BOROUGH residents who rely on housing benefits to pay for support and sheltered housing could be left homeless if Government’s proposals to ‘decimate’ Local Housing Allowance (LHA) are given the go-ahead.
Older couples, people living with disabilities or mental health conditions, young families and war veterans could be forced to find an extra £164 on average each month to get the help and support they rely on if the plans go through.
The ‘potentially catastrophic’ proposals, announced during Chancellor George Osborne’s spending review, involve capping the amount of rent housing benefits will cover in the social housing sector.It is due to come into force from 2018.
Currently, LHA is paid to thousands of social housing tenants across England.
Although it will only affect those who move into supported housing from 2016, concerns have been raised over the high demands of people requiring this type of accommodation which could result in many schemes becoming inviable.
The housing association Bromford has warned the changes would result in vulnerable residents being left without a roof over their heads, piling pressure on the area’s NHS and council social care services.
Around 58 per cent of Bromford’s 2,226 supported and sheltered homes would be affected if the plans were approved.
The National Housing Federation has revealed under the changes, 156,000 specialist homes could be forced out of business by the spiralling costs, which is 41 per cent of all sheltered and supported housing in England.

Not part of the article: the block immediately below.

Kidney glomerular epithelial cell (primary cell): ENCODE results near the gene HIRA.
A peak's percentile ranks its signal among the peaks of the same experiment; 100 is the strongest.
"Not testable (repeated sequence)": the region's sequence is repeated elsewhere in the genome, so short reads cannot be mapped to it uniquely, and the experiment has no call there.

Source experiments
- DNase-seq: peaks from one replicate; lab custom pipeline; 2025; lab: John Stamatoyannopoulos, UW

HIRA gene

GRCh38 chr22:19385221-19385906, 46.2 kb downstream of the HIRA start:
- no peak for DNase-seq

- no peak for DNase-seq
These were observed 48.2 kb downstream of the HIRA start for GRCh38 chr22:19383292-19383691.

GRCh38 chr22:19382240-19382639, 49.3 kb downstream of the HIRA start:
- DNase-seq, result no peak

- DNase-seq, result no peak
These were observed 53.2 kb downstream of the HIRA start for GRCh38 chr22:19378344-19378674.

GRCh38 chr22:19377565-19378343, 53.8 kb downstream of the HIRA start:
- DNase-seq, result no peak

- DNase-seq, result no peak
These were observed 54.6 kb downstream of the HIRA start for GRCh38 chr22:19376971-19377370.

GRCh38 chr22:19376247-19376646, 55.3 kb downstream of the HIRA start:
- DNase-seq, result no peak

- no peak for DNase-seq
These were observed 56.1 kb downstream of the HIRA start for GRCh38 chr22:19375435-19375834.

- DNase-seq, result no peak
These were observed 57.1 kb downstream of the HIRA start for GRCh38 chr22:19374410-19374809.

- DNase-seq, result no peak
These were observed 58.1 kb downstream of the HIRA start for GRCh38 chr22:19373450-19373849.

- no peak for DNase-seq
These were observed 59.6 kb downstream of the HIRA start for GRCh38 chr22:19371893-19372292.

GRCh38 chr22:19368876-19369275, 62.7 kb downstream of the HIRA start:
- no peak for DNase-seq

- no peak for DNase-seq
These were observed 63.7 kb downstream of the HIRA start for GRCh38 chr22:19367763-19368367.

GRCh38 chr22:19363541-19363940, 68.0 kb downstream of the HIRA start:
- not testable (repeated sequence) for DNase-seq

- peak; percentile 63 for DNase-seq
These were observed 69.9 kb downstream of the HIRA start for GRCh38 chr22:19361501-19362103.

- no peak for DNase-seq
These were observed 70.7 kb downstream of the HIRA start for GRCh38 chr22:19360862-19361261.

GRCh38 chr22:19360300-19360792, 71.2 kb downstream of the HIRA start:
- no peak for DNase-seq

Bromford is now urging people to lobby their MP over the issue as the industry steps up its campaign to force the Government into a U-turn on its policy.
Chief executive Philippa Jones said that without their support many vulnerable people would see a deterioration in their circumstances and may well end up needing acute mental health services, A&E, hospital admission or residential care.
She added there was also an increased likelihood in residents becoming homeless or embroiled in the criminal justice system.
“If the LHA cap is implemented in its current form it would decimate sheltered and supported housing and could have a potentially catastrophic impact on some of our most vulnerable people.” Miss Jones said.
MP Julian Knight added in 2010 the Government inherited a housing benefit system which was uncontrolled with housing benefits being nearly doubled since 2003 to £24billion a year.
“We have to get it under control as a country and a community,” he added.
Mr Knight said he had discussed with ministers how best to protect the most vulnerable residents.
He added a £870million discretionary housing payment budget would also enable authorities to ensure vulnerable groups were not negatively impacted by the changes.